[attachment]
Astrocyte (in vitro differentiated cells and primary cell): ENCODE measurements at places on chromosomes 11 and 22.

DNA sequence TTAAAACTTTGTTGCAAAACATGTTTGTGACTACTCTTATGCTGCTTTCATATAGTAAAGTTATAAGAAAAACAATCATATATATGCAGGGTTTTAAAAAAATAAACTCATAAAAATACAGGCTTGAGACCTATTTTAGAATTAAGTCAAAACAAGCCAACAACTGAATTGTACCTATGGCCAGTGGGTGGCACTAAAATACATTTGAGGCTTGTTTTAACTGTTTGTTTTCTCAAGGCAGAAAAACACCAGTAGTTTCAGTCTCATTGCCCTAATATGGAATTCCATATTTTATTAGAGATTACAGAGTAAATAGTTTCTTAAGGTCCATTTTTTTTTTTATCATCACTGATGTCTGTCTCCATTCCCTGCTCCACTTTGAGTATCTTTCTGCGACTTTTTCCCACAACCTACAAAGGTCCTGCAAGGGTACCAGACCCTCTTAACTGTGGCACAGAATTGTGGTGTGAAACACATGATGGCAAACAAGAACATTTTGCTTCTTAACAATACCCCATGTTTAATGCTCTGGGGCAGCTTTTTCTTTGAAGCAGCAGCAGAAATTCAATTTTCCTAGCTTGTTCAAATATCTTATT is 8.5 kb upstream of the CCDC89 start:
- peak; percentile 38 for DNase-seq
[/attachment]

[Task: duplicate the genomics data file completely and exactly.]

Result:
Astrocyte (in vitro differentiated cells and primary cell): ENCODE measurements at places on chromosomes 11 and 22.

DNA sequence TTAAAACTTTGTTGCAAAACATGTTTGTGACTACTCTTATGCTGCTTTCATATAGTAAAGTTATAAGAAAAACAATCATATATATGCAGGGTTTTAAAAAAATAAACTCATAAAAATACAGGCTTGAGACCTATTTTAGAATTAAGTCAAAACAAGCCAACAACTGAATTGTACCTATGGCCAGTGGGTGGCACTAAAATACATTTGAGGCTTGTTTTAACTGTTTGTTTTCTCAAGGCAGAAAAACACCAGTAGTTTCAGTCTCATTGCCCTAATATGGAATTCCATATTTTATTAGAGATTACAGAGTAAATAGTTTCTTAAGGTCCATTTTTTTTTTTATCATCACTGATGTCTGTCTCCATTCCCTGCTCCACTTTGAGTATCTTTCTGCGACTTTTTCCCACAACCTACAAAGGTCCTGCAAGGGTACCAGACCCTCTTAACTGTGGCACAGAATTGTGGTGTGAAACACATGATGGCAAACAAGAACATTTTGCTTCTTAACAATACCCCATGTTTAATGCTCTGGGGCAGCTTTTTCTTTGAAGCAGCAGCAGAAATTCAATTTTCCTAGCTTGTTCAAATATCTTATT is 8.5 kb upstream of the CCDC89 start:
- peak; percentile 38 for DNase-seq